Nursing School Recap: Week #2

Good afternoon, lovely people.

It is Friday, and we have a 3 day weekend just around the corner. So, let me go ahead and just recap you on what happened for this week!

It was a little busy and very stressful, but definitely worth it. I’m actually loving this nursing class and the lab portion to be honest.

Monday:

Regular lecture day, we covered chapter 23 which was about Asepsis and Infection Control. We were also supposed to cover chapter 31, but we ran out of time and my professor uploaded the audio lecture for us to listen to it instead. After lecture, I stayed at school for a couple hours to practice taking vital signs with several classmates.

Tuesday:

Off day, so no lecture or lab. But, I did have a meeting with my nursing advisor so I went to the school to sign some paperwork saying I met with my nursing advisor. And, I met with my lab partner so that we could practice skills for our vital sign check off on Thursday. We stayed for about an hour practicing, then left.

Wednesday:

I was a bad student and skipped lecture; I had an A&P II exam on the endocrine system and I was pretty stressed out.

But, I should’ve gone to class because it was the one day my instructor decided to do a class group project of a case study. The assignment was worth 50 points, but luckily since class assignments are only weighted at 4% of my grade, I’m not to fussed. However I will stress that it’s a bad habit to get into if you start skipping class regularly.

Thursday:

The most notable day of my week. We had our first clinical skills check off. We were tested on our ability to take vital signs. I was one of the last people to go, but my nerves didn’t get the best of me. I passed the skill check off, and it was a really nice feeling.  

For this checkoff, we were expected to do the following:

– Take oral temperature using oral probe 
– List the different routes temperature could be taken (temporal, tympanic, oral, axillary, and rectally)
– Count pulse
– List the different pulse points of the body and point them out (temporal, carotid, brachial, radial, femoral, popliteal, dorsalis pedis, and posterior tibialis)
– Count respirations
– Demonstrate how to properly use a pulse oximeter 
– Take patient blood pressure using the two step method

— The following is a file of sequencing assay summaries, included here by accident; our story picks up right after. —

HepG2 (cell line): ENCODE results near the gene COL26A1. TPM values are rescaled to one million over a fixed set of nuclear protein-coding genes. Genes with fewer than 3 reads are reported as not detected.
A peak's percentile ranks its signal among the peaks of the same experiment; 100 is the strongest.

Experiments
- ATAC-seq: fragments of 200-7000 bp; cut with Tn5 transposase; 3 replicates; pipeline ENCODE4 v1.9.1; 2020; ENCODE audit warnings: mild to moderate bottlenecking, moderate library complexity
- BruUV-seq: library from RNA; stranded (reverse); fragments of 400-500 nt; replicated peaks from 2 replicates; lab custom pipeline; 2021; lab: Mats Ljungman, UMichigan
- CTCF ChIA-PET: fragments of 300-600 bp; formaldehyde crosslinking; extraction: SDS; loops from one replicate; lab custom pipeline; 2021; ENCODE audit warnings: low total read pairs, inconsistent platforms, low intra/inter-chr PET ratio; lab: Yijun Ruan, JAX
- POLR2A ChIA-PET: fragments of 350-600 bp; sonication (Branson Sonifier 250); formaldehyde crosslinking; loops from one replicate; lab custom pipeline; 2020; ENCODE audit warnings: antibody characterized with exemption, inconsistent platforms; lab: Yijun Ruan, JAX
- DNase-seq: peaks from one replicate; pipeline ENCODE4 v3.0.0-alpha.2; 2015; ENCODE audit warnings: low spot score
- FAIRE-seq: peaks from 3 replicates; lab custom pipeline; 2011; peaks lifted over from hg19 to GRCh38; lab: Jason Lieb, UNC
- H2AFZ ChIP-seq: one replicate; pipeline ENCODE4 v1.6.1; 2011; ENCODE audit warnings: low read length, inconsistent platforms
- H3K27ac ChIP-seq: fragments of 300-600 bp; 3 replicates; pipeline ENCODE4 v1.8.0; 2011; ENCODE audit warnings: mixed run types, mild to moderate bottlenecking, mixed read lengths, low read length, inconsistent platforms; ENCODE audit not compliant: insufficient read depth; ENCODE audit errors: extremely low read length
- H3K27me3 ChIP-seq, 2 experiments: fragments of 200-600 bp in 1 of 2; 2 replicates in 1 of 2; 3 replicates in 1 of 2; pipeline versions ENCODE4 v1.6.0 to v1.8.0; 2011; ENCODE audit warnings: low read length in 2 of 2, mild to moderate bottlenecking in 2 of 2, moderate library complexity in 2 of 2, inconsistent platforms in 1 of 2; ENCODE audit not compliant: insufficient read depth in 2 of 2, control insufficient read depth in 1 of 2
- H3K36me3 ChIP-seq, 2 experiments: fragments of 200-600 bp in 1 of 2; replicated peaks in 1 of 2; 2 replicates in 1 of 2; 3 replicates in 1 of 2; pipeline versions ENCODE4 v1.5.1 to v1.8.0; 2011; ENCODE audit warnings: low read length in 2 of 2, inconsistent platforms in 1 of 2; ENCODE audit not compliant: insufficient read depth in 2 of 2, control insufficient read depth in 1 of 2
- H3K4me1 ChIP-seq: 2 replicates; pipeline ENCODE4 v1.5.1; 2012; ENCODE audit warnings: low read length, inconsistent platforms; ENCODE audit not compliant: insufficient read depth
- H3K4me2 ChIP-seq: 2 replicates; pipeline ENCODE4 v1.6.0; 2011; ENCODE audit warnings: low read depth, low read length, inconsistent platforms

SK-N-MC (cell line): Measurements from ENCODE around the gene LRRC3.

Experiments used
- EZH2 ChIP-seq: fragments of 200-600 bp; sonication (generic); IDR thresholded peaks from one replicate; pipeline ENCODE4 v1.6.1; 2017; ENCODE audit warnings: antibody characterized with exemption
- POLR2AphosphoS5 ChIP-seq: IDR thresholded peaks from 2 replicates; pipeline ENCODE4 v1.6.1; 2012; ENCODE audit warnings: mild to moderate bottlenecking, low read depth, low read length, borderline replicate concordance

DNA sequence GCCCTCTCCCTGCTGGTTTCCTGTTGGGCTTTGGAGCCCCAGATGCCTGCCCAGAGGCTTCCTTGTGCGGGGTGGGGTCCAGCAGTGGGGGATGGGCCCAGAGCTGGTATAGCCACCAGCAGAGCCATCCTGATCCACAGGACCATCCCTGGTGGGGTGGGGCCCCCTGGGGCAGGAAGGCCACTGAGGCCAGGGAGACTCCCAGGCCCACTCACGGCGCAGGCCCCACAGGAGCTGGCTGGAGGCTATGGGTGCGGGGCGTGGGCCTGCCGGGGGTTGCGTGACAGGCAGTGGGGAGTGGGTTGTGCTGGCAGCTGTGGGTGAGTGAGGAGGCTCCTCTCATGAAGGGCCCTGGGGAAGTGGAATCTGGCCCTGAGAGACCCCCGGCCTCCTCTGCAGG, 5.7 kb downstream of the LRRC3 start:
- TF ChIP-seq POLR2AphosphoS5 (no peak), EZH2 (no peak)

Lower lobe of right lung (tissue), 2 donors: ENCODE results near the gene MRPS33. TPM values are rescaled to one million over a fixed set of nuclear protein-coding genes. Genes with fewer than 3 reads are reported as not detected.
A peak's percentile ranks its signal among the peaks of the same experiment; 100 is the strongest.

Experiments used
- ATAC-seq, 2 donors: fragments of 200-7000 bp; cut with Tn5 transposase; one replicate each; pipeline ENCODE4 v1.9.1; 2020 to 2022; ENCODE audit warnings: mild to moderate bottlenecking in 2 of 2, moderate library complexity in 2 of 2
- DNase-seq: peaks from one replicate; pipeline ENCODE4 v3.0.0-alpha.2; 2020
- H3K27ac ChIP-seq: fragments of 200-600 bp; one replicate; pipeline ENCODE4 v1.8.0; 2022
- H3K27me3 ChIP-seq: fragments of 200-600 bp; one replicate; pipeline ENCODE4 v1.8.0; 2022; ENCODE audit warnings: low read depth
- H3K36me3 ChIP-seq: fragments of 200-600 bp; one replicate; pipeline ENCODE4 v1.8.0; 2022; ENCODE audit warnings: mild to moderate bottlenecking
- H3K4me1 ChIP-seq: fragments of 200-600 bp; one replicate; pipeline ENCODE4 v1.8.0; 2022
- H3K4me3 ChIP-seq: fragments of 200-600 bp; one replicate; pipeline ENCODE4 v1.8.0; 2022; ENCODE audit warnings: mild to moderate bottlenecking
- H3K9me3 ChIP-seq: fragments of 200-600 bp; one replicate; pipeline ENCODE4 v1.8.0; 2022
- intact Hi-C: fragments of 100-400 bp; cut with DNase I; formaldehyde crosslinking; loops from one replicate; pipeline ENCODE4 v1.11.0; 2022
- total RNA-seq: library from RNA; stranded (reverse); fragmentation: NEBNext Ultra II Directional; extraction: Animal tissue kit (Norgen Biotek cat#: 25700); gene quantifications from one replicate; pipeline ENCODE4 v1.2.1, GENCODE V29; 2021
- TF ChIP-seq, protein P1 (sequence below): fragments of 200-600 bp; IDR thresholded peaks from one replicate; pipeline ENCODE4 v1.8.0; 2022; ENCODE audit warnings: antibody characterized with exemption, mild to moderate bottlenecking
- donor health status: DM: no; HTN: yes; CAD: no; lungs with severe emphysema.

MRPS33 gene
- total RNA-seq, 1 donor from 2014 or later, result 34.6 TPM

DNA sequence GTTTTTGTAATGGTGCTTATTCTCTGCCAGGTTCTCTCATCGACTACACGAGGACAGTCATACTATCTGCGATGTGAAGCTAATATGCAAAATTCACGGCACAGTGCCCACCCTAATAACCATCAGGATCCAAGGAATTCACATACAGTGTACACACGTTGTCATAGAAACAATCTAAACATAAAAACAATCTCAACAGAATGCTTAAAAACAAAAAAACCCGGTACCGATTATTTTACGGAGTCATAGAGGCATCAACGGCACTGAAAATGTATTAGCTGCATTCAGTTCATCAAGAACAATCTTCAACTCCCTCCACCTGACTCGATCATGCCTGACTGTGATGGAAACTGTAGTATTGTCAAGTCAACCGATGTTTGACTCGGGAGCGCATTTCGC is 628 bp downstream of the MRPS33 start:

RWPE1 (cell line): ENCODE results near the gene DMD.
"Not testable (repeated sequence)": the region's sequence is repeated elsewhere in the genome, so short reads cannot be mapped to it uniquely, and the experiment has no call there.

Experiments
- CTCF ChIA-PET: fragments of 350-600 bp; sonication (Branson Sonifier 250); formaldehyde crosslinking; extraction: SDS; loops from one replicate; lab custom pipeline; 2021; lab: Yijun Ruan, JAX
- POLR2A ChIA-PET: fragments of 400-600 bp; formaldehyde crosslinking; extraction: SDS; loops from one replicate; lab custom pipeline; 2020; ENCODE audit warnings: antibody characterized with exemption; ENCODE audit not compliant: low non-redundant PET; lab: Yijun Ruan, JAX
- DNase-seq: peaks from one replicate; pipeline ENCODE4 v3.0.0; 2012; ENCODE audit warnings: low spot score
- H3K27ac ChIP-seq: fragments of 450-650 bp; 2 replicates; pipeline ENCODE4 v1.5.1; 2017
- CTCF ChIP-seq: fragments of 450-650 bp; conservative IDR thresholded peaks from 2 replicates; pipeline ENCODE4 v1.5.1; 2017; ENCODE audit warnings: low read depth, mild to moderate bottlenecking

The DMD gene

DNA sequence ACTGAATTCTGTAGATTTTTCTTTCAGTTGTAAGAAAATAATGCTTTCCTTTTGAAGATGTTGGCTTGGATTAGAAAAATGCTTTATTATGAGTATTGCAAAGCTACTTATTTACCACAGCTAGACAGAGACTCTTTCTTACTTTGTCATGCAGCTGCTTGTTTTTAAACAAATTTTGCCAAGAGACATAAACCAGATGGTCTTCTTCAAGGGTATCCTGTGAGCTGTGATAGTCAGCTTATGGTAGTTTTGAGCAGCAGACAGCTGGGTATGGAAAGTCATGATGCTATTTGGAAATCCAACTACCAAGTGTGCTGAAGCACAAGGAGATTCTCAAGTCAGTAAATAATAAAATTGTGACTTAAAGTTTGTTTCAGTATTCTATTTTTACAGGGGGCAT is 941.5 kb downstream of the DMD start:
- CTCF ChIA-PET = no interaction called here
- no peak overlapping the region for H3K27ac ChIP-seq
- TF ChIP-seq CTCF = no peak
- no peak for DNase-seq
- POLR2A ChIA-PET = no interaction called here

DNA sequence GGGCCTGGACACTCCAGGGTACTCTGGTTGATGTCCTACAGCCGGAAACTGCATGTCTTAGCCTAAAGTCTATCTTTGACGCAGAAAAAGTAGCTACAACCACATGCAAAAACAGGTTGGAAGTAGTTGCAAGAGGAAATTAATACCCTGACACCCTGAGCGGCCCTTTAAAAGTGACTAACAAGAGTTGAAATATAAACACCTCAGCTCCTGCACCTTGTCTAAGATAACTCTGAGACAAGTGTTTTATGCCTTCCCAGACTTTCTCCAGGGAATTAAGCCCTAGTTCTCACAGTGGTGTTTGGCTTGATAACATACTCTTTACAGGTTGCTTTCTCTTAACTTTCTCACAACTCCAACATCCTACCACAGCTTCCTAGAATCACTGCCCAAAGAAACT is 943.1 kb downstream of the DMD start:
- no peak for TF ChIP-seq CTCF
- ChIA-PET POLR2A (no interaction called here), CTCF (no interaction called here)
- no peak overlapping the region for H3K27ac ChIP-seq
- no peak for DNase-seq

Overall, we took a little over two hours for everyone’s check offs to be finished. And once we finished check offs, we spent the rest of the clinical lab day watching dressing change videos. 

Friday:

A super busy day in the lab. Since the day before was spent watching demonstration videos, today was spent learning the skills in person. The lab manager showed us where all the supplies were kept and did an in-person demonstration for us so we could ask any other questions

From there, the rest of class was spent with us learning to open supplies, maintaining a sterile work field, putting on sterile gloves, cleaning and changing wound dressings. We were in 4-5 separate groups and each group had a different mannequin to practice on. As we were practicing, we had a clinical instructor who would come and watch to provide us with feedback.

Our check off for this will be next Thursday, and I definitely feel less anxious than when I did with the first set of skills we were learning. 

We did also get our clinical group placements. So, now I know what days I’ll be going and where. I’m so excited for the real clinical portion to start so that I can begin practical application of the skills we’re learn.

I know this write up was pretty short, but these past couple weeks have been very straight to the point. We’re still in the beginning stages of learning our nursing skills so there’s not much I can say beyond what I’m writing now.

But, I do want to go over one last thing. I CANNOT stress how important it is to try and maintain good relationships with your classmates. You will be spending a lot of time with these people and you really want as many reliable and trustworthy friends as possible. Try not to be the person who is always trying to share a personal experience relating to the topic or asking the same question, we already have a few people in our class pegged as ‘that person.’ And, we’ve only been in class for two weeks. These people are already starting to have difficulty finding partners for assignments, skill check offs and even clinical groups (although these aren’t until October!).

Stuff like that can build up fast, and it’ll make your nursing school experience more stressful than necessary. And while a lot of people say nursing can be too catty because of the sheer number of women in it, your own relatability and likability has a great effect on how much that cattiness will affect you. Not every lecture needs an aside on how the topic being covered affected you so much, or how some nurse always did something wrong, or whatever. 

Anyways, I hope you guys have a wonderful Labor Day weekend. 

Study hard, stay resilient, and don’t let the content bring you down. 

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